The United States is in the midst of an opiates epidemic that has killed tens of thousands of people, and with much of its heroin coming from the mountains of Mexico, the issue has become a key topic of discussion between the Mexican government and the administration of U.S. President Donald Trump.

The U.S. offer to help fund Mexico’s war on poppy cultivation stands in stark contrast to Trump’s threats to rip up the North American Free Trade Agreement and force Mexico to pay for a wall along the U.S. border, and reveals the more subtle discussions taking place between the two governments.

Mexico’s president’s office, the Interior Ministry and the Foreign Ministry did not immediately respond to requests for comment.

Speaking on condition of anonymity because the figures are not yet public, a U.S. official said separately that the area of opium poppies under cultivation in Mexico reached 32,000 hectares in 2016, equivalent to about 81 tonnes.

In 2015, Mexico had 28,000 hectares under cultivation, almost triple the area in 2012, according to U.S. data.

Support for eradicating Mexico’s opium crop could come in various forms, Brownfield said. For example, the U.S. government could provide more vehicles, or pay for helicopter flights to access the isolated, mountainous regions where poppy is grown.

“If it’s a matter of having other sorts of equipment, we could talk about support in terms of equipment,” he said.

The INL will not write Mexico a blank check but is willing to help fund specific units involved in eradication, he said.

Mexico is engaged in fraught discussions with the Trump administration over drug trafficking, trade and immigration, and Trump focused on the heroin scourge in his election campaign.

Nonetheless, Brownfield said the two governments were making substantial progress.

“Our cooperation with the Mexican government on the heroin challenge is in fact good, and it is better than it has ever been in the past,” he said.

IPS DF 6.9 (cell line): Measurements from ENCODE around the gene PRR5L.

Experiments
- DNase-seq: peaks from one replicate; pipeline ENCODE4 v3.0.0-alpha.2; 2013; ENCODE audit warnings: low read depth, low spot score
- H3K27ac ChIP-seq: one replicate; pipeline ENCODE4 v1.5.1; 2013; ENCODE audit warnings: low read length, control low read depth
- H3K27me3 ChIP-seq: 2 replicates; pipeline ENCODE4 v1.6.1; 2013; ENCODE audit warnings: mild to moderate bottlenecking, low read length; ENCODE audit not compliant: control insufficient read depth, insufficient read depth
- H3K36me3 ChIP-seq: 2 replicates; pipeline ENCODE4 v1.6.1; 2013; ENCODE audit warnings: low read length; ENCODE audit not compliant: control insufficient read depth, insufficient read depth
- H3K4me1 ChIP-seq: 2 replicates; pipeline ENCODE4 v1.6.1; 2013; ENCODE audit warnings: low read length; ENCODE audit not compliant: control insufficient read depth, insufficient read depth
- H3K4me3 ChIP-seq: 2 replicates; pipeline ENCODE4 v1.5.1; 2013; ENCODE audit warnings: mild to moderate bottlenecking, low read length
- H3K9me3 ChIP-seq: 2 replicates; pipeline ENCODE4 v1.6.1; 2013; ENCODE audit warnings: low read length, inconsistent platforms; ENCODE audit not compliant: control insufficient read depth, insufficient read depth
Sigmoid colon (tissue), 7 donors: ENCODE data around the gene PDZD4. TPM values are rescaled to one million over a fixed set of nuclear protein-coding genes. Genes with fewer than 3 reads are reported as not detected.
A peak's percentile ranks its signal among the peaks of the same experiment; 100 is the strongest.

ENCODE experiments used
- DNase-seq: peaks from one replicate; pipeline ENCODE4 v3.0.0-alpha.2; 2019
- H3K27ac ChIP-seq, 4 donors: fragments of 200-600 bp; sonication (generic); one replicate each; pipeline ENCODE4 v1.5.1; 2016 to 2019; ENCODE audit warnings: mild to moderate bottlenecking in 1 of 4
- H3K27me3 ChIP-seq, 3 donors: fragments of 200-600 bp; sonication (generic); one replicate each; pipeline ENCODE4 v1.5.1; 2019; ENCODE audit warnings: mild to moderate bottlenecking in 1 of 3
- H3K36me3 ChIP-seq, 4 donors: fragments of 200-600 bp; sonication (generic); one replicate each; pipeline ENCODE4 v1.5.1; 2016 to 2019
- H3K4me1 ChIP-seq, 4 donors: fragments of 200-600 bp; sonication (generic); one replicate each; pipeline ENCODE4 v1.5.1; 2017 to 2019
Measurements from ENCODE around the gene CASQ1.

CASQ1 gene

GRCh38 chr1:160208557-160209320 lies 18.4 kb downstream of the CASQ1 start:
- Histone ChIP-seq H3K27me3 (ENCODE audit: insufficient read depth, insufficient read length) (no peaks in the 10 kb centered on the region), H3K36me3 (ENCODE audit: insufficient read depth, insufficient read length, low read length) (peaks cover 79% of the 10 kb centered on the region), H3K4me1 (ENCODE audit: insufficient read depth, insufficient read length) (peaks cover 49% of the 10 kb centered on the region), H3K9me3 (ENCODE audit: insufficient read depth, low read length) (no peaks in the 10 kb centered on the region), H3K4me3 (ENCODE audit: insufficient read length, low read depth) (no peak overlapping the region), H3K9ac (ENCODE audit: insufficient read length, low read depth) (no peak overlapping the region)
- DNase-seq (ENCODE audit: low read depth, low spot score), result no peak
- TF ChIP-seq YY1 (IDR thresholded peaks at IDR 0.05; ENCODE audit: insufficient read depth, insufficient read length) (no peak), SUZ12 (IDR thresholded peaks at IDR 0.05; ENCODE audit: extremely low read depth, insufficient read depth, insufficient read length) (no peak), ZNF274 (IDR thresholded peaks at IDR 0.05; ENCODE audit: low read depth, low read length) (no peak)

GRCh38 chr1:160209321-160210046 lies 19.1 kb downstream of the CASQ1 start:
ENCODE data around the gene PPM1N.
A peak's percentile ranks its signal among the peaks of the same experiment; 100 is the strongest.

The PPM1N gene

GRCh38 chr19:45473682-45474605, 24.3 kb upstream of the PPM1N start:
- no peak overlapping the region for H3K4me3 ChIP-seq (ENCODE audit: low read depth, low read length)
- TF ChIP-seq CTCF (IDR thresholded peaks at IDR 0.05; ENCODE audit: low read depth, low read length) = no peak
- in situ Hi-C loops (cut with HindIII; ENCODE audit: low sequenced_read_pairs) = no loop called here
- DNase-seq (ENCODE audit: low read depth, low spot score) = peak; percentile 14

Brownfield also confirmed a Reuters report that Mexico’s army is allowing the United States and the United Nations to observe eradication efforts.

(Reporting by Gabriel Stargardter; Editing by Lisa Shumaker)

Heroin use, addiction up sharply in the U.S.: study

FILE PHOTO - A man injects himself with heroin using a needle obtained from the People's Harm Reduction Alliance, the nation's largest needle-exchange program, in Seattle, Washington April 30, 2015. REUTERS/David Ryder/File Photo

By Patricia Reaney

NEW YORK (Reuters) – Heroin use in the United States has risen five-fold in the past decade and dependence on the drug has more than tripled, with the biggest jumps among whites and men with low incomes and little education, researchers said on Wednesday.

Whites aged 18 to 44 accounted for the biggest rise in heroin addiction, which has been fueled in part by the misuse of opioid prescription drugs.

The findings are troubling because the people most affected have few resources to deal with the problem, said Dr. Silvia Martins, an associate professor of epidemiology at Columbia University Mailman School of Public Health, and her colleagues.

“We are seeing that heroin use has increased in the past 10 years,” Martins said in a phone interview. “It is more prominent among whites with lower incomes and education and young adults.”

Heroin use, which includes those who have tried the drug but not become dependent on it, and addiction also rose more among unmarried adults. Although a jump was seen among women, it as was not as prominent as for men.

The researchers found no differences in heroin use or addiction among the major regions of the country.